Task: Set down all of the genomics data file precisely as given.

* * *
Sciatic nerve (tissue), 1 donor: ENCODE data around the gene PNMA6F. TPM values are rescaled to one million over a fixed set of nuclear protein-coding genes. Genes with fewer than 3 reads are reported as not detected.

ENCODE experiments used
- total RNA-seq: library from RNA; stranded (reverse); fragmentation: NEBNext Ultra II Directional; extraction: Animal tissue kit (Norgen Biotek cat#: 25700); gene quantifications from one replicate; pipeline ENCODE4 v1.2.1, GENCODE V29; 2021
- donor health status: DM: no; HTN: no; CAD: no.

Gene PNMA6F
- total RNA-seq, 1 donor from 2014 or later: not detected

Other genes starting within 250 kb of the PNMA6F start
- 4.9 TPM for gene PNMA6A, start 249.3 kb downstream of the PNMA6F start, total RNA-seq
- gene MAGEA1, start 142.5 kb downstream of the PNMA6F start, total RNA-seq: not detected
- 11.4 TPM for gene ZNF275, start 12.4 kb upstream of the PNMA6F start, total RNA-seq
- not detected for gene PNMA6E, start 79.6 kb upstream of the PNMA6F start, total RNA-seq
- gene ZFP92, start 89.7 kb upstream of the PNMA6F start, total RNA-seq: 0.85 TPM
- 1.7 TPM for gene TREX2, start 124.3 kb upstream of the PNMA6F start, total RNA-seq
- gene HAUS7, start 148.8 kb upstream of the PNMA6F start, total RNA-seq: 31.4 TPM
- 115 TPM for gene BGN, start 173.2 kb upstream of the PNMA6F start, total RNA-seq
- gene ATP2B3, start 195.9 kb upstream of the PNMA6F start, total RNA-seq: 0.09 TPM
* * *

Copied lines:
Sciatic nerve (tissue), 1 donor: ENCODE data around the gene PNMA6F. TPM values are rescaled to one million over a fixed set of nuclear protein-coding genes. Genes with fewer than 3 reads are reported as not detected.

ENCODE experiments used
- total RNA-seq: library from RNA; stranded (reverse); fragmentation: NEBNext Ultra II Directional; extraction: Animal tissue kit (Norgen Biotek cat#: 25700); gene quantifications from one replicate; pipeline ENCODE4 v1.2.1, GENCODE V29; 2021
- donor health status: DM: no; HTN: no; CAD: no.

Gene PNMA6F
- total RNA-seq, 1 donor from 2014 or later: not detected

Other genes starting within 250 kb of the PNMA6F start
- 4.9 TPM for gene PNMA6A, start 249.3 kb downstream of the PNMA6F start, total RNA-seq
- gene MAGEA1, start 142.5 kb downstream of the PNMA6F start, total RNA-seq: not detected
- 11.4 TPM for gene ZNF275, start 12.4 kb upstream of the PNMA6F start, total RNA-seq
- not detected for gene PNMA6E, start 79.6 kb upstream of the PNMA6F start, total RNA-seq
- gene ZFP92, start 89.7 kb upstream of the PNMA6F start, total RNA-seq: 0.85 TPM
- 1.7 TPM for gene TREX2, start 124.3 kb upstream of the PNMA6F start, total RNA-seq
- gene HAUS7, start 148.8 kb upstream of the PNMA6F start, total RNA-seq: 31.4 TPM
- 115 TPM for gene BGN, start 173.2 kb upstream of the PNMA6F start, total RNA-seq
- gene ATP2B3, start 195.9 kb upstream of the PNMA6F start, total RNA-seq: 0.09 TPM